Tags: brown | warren | pac | ads

Brown, Warren Pledge on Ads Holding Up

Monday, 20 Aug 2012 08:51 AM

By Greg McDonald

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Many states are deluged with negative third party ads attacking candidates this election year, but not in Massachusetts where a pledge by incumbent Republican Sen. Scott Brown and Democratic challenger Elizabeth Warren has kept them at bay.
The two agreed early on in what the Boston Globe described Monday as a "groundbreaking" campaign pact not to allow pro-Republican or pro-Democratic super PACs to put up ads in their race.
The fact that there agreement has held up to this point, the Globe reported Monday, has surprised political observes of both parties because the Massachusetts Senate race is considered one of the most important and competitive this year.
According to the Globe, at least $90 million has been spent so far this campaign season by third party groups on Senate races in 16 states. But almost none of that money has touched the Brown-Warren race since January, when the two agreed to what the Globe described as a "voluntary enforcement system to keep interest groups from running ads aimed at influencing the election."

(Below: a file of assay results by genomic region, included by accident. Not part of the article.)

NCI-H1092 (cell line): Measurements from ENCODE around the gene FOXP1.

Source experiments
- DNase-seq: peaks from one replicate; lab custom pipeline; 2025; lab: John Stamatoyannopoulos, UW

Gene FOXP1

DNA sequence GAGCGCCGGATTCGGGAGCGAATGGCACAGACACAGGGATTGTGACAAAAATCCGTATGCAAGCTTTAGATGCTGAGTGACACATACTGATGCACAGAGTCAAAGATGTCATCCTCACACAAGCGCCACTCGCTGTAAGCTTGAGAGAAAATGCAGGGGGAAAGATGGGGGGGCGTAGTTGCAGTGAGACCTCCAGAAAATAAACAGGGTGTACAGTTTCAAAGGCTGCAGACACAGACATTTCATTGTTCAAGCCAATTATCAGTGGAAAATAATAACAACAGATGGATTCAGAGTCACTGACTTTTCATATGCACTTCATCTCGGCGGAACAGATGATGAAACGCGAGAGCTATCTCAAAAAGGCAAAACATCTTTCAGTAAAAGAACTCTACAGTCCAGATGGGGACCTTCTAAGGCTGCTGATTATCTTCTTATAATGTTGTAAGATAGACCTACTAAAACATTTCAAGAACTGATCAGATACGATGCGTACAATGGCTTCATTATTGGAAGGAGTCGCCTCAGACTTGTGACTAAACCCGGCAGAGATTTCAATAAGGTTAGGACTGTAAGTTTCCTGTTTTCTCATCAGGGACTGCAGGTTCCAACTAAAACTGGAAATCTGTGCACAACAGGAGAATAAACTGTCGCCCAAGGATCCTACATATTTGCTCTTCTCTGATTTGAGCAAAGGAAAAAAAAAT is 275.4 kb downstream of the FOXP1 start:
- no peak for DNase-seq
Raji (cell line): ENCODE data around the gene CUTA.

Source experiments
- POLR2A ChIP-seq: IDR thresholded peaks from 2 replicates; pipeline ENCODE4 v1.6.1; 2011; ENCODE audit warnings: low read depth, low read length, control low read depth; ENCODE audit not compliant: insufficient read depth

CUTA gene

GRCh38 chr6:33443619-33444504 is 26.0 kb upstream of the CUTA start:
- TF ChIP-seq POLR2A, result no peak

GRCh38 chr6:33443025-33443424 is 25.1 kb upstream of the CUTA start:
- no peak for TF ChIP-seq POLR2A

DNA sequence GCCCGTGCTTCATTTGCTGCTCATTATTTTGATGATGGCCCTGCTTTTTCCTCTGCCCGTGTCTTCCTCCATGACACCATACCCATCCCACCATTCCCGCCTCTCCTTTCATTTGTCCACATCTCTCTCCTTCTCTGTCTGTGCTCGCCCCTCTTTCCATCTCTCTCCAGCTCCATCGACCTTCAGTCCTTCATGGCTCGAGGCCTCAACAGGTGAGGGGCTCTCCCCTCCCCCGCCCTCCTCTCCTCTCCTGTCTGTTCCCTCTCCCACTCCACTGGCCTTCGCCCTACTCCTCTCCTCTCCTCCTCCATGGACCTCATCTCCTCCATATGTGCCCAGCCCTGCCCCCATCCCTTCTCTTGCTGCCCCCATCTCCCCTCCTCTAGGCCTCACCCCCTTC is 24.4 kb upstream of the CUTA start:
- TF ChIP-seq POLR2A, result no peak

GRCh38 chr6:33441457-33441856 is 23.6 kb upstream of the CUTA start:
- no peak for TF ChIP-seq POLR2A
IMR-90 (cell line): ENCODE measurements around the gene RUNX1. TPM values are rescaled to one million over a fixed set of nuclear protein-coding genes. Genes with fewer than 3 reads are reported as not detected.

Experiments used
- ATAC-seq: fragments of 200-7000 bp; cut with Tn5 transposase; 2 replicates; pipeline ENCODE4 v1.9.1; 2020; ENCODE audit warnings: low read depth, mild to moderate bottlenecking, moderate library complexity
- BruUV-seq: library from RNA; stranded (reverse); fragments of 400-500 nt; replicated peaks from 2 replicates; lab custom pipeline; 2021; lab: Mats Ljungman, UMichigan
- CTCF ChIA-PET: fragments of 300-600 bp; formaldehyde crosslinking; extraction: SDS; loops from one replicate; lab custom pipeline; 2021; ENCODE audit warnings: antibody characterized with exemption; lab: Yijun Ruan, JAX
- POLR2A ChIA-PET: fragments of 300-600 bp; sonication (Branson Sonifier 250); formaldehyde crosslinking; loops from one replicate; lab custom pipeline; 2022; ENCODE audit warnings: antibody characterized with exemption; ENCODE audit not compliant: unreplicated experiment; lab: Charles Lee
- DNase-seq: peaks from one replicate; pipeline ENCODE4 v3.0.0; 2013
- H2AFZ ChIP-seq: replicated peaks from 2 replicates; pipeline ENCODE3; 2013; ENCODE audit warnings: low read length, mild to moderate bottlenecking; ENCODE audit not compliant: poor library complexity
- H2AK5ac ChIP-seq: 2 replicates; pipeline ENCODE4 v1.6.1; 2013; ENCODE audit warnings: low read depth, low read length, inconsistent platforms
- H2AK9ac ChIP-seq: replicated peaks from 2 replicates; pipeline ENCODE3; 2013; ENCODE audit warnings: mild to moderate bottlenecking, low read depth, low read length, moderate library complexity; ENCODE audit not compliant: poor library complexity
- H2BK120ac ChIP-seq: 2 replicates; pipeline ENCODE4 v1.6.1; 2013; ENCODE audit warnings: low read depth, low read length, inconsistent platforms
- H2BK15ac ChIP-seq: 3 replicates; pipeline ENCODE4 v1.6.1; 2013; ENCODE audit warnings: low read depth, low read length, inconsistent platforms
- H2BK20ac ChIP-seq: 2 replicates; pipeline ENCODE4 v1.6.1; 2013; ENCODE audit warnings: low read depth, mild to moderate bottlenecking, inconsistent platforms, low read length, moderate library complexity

The penalty formula for violations of the agreement have apparently kept the ads at bay. For example, the newspaper noted, if an outside group runs an ad that's critical of Brown and  benefits Warren, then Warren must donate up to half of the cost of the ad to a charity of Brown's choosing.
 Brown, for example, actually did write out a check to the Autism Consortium in March when two groups actually spent a small amount in the campaign on Brown's behalf. He donated $1,000 in connection with one ad and $34,545 in the case of the other.
Brown calls the pact between himself and Warren a promise of "two good people" who believe  voters deserve better than a negative campaign.
"I'm going to continue to tell people not to get involved," the Republican said.
For her part, Warren said she's proud of the agreement with Brown.
"The people of Massachusetts are entitled to hear from the candidates themselves. That's how elections ought to work," the Democrat said.

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